Tuesday, June 7, 2011

Amazon.com Names America’s Most Well-Read Cities

Cambridge, Massachusetts, home to Harvard University and the Massachusetts Institute of Technology, topped Amazon.com’s recent listing of the Top 20 Most Well-Read Cities in America.

Cambridge residents ordered the most in book, magazine and newspaper sales, in print and Kindle formats, since Jan. 1, 2011 on a per capita basis for cities with more than 100,000 residents. Cambridge residents also ordered the highest number of nonfiction books.

The Amazon.com top 20 list:

1. Cambridge, Massachusetts
2. Alexandria, Virginia
3. Berkeley, California
4. Ann Arbor, Michigan
5. Boulder, Colorado
6. Miami, Florida
7. Salt Lake City, Utah
8. Gainesville, Florida
9. Seattle, Washington
10. Arlington, Virginia
11. Knoxville, Tennessee
12. Orlando, Florida
13. Pittsburgh, Pennsylvania
14. Washington, D.C.
15. Bellevue, Washington
16. Columbia, South Carolina
17. St. Louis, Missouri
18. Cincinnati, Ohio
19. Portland, Oregon
20. Atlanta, Georgia

Echoing results from Sisters in Crime’s recent Mystery Book Buyer Study, nearly half of the cities on the Amazon.com list are located below the Mason-Dixon line.

The Washington, D.C. area includes three of the top 20 cities – Alexandria, Va. (#2), Arlington, Va. (#10) and Washington itself (#14). Alexandria residents also topped the list of buyers of children’s books.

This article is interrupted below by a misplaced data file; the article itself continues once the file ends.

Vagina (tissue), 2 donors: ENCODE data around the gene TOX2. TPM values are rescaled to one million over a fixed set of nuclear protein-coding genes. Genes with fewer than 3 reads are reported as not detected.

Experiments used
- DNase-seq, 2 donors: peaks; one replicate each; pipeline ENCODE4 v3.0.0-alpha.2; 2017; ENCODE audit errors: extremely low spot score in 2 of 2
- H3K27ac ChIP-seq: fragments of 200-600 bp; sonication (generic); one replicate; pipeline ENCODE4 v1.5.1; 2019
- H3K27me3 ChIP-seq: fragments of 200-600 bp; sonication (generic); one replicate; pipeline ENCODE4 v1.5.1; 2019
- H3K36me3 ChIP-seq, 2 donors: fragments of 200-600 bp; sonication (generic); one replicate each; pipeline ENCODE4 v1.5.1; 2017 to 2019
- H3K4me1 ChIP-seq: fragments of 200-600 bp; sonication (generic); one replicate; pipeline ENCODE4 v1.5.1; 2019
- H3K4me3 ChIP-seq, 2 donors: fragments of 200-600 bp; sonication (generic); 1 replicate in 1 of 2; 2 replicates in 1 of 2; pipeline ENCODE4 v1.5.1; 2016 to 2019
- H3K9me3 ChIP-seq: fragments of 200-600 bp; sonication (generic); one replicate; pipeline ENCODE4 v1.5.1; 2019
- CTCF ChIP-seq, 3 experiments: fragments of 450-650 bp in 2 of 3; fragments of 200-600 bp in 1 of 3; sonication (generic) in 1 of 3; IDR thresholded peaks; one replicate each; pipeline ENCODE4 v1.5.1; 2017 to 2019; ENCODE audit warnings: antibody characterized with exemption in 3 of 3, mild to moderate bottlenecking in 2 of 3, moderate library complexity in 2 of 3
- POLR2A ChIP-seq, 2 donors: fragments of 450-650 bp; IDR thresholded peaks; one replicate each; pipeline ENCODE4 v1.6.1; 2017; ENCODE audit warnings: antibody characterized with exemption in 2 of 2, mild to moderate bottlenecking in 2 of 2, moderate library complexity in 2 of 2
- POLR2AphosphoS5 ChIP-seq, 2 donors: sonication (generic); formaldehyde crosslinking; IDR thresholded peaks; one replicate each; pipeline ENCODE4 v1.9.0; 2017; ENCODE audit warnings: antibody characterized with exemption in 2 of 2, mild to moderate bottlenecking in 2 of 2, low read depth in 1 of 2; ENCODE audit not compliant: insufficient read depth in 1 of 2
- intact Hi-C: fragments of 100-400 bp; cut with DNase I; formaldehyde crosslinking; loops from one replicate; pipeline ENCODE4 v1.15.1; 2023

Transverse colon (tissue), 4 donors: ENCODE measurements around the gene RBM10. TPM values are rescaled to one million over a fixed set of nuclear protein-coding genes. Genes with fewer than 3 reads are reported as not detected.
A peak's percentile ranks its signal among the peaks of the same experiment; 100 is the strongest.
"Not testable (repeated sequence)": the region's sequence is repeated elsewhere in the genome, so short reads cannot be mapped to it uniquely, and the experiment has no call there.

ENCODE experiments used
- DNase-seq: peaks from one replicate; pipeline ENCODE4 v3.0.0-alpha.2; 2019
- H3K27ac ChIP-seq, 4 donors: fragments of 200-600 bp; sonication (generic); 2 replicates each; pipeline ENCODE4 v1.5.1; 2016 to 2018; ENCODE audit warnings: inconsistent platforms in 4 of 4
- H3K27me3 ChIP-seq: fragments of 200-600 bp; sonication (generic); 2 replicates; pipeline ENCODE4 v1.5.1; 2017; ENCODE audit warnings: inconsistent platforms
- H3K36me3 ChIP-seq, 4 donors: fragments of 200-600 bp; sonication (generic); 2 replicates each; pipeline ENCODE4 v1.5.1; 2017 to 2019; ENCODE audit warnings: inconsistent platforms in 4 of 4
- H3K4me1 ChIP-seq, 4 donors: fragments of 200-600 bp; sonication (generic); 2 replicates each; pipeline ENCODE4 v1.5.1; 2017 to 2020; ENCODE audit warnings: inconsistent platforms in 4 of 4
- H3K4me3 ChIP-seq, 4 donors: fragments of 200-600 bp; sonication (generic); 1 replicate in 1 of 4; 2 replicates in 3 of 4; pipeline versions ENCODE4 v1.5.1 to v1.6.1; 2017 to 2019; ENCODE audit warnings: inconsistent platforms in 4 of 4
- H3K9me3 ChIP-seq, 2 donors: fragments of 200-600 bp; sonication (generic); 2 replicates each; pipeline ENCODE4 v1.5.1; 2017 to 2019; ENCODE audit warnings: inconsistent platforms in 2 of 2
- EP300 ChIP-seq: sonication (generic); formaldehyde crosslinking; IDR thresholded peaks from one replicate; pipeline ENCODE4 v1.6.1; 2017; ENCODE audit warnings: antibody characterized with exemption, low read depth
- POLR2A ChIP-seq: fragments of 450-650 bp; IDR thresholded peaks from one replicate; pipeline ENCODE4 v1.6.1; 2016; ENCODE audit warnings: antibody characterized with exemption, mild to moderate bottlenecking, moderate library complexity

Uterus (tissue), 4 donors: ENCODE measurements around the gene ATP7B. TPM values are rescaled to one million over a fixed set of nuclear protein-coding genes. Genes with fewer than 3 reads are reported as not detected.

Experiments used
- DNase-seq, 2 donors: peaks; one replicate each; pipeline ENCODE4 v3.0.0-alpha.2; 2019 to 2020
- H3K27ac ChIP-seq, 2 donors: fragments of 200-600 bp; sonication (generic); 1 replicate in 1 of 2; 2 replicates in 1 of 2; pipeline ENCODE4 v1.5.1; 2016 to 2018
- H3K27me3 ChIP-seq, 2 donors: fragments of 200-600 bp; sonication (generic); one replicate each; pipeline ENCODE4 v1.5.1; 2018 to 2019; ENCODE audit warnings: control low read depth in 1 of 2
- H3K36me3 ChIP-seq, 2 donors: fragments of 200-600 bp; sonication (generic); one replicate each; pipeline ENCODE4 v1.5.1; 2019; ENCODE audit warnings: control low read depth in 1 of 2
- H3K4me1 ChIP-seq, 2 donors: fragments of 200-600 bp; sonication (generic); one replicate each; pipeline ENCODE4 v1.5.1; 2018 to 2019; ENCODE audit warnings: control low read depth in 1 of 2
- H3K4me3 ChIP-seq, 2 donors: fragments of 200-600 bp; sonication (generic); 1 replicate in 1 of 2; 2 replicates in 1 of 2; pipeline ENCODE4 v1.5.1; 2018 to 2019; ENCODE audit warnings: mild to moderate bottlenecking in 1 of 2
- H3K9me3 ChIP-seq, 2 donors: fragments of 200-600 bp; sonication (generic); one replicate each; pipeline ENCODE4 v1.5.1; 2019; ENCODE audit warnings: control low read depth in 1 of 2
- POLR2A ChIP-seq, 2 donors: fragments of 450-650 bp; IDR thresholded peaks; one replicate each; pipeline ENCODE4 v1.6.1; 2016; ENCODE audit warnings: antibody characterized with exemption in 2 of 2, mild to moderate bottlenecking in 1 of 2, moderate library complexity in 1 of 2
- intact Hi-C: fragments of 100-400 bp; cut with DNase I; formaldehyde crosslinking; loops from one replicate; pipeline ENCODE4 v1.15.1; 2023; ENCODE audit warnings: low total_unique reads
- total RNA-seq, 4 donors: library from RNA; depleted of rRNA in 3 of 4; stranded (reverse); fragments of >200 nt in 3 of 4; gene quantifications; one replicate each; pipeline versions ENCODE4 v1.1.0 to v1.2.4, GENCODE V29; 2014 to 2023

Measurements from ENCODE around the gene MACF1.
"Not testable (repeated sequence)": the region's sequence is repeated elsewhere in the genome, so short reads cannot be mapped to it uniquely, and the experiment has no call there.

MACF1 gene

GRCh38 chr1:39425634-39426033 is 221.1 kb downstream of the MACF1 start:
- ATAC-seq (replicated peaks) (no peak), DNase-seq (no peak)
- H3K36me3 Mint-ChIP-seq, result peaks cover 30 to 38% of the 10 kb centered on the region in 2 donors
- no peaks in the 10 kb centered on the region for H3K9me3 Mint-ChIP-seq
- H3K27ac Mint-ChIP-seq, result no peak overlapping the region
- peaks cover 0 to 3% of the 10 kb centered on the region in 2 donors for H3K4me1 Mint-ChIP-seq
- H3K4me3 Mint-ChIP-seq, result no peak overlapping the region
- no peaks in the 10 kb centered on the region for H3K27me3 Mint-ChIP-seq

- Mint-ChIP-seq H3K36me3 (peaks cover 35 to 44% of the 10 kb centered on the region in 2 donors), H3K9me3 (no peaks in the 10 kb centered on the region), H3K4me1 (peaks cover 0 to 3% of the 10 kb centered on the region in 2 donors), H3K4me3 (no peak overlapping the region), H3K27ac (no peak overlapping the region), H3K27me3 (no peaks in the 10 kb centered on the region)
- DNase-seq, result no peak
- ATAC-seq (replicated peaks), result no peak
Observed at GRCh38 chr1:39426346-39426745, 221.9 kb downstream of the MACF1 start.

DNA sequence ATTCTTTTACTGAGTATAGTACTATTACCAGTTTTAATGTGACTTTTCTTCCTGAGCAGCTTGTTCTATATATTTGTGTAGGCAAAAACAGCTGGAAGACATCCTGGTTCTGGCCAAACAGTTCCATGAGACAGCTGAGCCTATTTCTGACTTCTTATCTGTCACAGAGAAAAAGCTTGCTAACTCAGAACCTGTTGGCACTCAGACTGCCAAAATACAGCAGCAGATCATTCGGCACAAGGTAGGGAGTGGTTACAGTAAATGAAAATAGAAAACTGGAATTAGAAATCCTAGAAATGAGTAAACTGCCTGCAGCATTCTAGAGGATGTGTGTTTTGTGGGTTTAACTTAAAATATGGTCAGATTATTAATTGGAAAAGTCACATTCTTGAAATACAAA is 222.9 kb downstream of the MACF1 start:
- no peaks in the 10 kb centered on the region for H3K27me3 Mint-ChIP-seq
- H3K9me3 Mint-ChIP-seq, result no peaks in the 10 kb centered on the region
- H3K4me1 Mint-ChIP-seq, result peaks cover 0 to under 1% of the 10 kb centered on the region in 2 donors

The sunshine state, Florida, has three cities in the top 20 – Miami (#6), Gainesville (#8) and Orlando (#12).

“We hope book lovers across the country enjoy this fun look at where the most voracious readers reside,” said Mari Malcolm, managing editor of Books at Amazon.com.

Bestseller and SinC member Dana Stabenow, author of Though Not Dead (Minotaur, 2011), called the report “a useful aid for authors.”

“If that’s where people are reading the most books, maybe that’s where authors ought to go to sign ‘em,” she said.


cttiger said...

New England, what happened? Aside from Cambridge, we've been left off the list. Time to remedy that!

SalT said...

San Francisco isn't on the list either. Could it be that we frequent brick & mortar stores more often than folks in the cities that buy a lot from Amazon?

Dana Stabenow said...

The ebook/hardcover book doesn't have to be either/or, it can be complimentary. If Amazon is selling a lot of A Cold Day for Murder in Cincinnati, maybe if I showed up in person I'd sell a few copies of Though Not Dead, too.

Although please don't take this as my graven in stone opinion. I've always been conflicted over the efficacy of personal appearances to sell books. Not all bookstores are created equal when it comes to getting people in the door.

Terry Shames said...

One thing not mentioned is that most of these are university cities.

Heidi said...

Haha, I wonder if my insatiable yearning for books has anything to do with Salt Lake City showing up on the list ;)

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